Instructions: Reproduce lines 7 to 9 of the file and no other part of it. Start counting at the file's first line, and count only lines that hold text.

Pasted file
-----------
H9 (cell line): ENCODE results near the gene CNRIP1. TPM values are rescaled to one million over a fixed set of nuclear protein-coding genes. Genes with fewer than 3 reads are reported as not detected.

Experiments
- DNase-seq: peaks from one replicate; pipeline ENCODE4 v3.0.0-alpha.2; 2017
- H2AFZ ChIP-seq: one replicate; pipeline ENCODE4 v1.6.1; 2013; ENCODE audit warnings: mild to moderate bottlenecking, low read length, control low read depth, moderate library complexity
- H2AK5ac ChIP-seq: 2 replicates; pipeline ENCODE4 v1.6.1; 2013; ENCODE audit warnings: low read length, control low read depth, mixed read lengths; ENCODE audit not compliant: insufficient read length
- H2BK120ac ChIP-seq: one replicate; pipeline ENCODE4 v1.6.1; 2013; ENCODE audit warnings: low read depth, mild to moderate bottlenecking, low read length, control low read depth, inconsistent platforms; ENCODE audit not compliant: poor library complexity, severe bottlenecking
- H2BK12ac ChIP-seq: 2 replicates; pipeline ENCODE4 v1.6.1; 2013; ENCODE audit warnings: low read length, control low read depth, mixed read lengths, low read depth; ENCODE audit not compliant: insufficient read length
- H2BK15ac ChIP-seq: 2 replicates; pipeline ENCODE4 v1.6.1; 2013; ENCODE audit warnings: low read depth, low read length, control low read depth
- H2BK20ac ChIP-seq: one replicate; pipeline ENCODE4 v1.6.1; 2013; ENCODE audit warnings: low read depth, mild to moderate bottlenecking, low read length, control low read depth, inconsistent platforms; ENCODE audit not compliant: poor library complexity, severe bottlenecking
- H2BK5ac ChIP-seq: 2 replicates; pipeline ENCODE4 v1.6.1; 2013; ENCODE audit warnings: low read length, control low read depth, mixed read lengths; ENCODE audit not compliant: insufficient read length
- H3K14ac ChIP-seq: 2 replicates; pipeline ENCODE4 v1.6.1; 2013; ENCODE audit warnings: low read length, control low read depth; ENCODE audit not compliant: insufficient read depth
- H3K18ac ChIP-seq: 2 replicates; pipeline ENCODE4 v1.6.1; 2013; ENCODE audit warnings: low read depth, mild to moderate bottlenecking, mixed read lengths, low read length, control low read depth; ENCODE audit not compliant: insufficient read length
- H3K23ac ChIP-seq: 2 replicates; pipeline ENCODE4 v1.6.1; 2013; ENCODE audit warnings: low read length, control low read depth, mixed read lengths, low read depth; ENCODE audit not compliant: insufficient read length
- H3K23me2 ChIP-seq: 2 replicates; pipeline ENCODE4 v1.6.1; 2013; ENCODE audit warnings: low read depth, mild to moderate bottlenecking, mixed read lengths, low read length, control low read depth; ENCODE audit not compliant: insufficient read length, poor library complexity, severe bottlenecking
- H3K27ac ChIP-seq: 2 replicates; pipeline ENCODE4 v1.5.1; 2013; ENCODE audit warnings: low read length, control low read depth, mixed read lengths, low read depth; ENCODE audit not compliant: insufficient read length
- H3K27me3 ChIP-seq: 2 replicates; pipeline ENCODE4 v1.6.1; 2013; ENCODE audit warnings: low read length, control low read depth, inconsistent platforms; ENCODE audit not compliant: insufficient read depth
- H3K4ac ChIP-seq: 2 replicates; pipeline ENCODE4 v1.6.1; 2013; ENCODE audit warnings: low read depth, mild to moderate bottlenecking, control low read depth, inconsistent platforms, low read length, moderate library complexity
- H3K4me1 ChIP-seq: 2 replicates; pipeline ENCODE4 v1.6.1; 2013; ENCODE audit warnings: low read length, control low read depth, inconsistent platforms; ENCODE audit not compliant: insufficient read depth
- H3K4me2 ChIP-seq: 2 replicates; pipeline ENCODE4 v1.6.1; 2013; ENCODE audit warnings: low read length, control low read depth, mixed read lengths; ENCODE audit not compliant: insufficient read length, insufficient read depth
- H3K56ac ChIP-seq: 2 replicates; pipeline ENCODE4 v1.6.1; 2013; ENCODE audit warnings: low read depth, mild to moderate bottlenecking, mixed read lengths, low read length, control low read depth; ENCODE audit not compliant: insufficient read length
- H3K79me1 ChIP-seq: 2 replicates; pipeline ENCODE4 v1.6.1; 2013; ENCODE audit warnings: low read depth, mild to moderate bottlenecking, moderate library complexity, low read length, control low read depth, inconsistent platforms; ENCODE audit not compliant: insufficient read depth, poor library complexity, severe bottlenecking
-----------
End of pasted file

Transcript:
- H2BK12ac ChIP-seq: 2 replicates; pipeline ENCODE4 v1.6.1; 2013; ENCODE audit warnings: low read length, control low read depth, mixed read lengths, low read depth; ENCODE audit not compliant: insufficient read length
- H2BK15ac ChIP-seq: 2 replicates; pipeline ENCODE4 v1.6.1; 2013; ENCODE audit warnings: low read depth, low read length, control low read depth
- H2BK20ac ChIP-seq: one replicate; pipeline ENCODE4 v1.6.1; 2013; ENCODE audit warnings: low read depth, mild to moderate bottlenecking, low read length, control low read depth, inconsistent platforms; ENCODE audit not compliant: poor library complexity, severe bottlenecking